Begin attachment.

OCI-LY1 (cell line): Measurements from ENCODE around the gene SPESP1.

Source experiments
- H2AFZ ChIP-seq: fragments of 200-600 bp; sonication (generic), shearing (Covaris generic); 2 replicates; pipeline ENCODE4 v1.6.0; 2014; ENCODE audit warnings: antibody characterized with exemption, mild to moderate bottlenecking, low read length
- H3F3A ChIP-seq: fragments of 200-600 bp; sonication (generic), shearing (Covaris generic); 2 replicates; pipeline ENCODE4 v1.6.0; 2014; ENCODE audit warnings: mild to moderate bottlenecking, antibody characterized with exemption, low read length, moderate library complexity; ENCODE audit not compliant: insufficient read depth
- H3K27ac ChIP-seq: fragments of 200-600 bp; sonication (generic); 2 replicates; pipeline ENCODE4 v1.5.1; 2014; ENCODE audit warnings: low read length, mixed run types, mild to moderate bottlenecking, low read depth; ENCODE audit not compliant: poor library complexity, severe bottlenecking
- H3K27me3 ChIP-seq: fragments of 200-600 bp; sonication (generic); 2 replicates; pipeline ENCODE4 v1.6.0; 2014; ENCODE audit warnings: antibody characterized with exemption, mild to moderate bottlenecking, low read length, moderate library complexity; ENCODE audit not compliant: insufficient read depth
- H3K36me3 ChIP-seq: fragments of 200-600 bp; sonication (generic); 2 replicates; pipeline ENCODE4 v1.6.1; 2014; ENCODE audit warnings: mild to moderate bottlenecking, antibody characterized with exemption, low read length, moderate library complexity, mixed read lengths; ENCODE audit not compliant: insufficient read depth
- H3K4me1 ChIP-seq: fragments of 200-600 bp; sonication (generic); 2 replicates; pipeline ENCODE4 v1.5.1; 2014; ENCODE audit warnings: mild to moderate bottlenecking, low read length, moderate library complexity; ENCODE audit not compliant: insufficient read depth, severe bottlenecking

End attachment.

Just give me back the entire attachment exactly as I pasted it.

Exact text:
OCI-LY1 (cell line): Measurements from ENCODE around the gene SPESP1.

Source experiments
- H2AFZ ChIP-seq: fragments of 200-600 bp; sonication (generic), shearing (Covaris generic); 2 replicates; pipeline ENCODE4 v1.6.0; 2014; ENCODE audit warnings: antibody characterized with exemption, mild to moderate bottlenecking, low read length
- H3F3A ChIP-seq: fragments of 200-600 bp; sonication (generic), shearing (Covaris generic); 2 replicates; pipeline ENCODE4 v1.6.0; 2014; ENCODE audit warnings: mild to moderate bottlenecking, antibody characterized with exemption, low read length, moderate library complexity; ENCODE audit not compliant: insufficient read depth
- H3K27ac ChIP-seq: fragments of 200-600 bp; sonication (generic); 2 replicates; pipeline ENCODE4 v1.5.1; 2014; ENCODE audit warnings: low read length, mixed run types, mild to moderate bottlenecking, low read depth; ENCODE audit not compliant: poor library complexity, severe bottlenecking
- H3K27me3 ChIP-seq: fragments of 200-600 bp; sonication (generic); 2 replicates; pipeline ENCODE4 v1.6.0; 2014; ENCODE audit warnings: antibody characterized with exemption, mild to moderate bottlenecking, low read length, moderate library complexity; ENCODE audit not compliant: insufficient read depth
- H3K36me3 ChIP-seq: fragments of 200-600 bp; sonication (generic); 2 replicates; pipeline ENCODE4 v1.6.1; 2014; ENCODE audit warnings: mild to moderate bottlenecking, antibody characterized with exemption, low read length, moderate library complexity, mixed read lengths; ENCODE audit not compliant: insufficient read depth
- H3K4me1 ChIP-seq: fragments of 200-600 bp; sonication (generic); 2 replicates; pipeline ENCODE4 v1.5.1; 2014; ENCODE audit warnings: mild to moderate bottlenecking, low read length, moderate library complexity; ENCODE audit not compliant: insufficient read depth, severe bottlenecking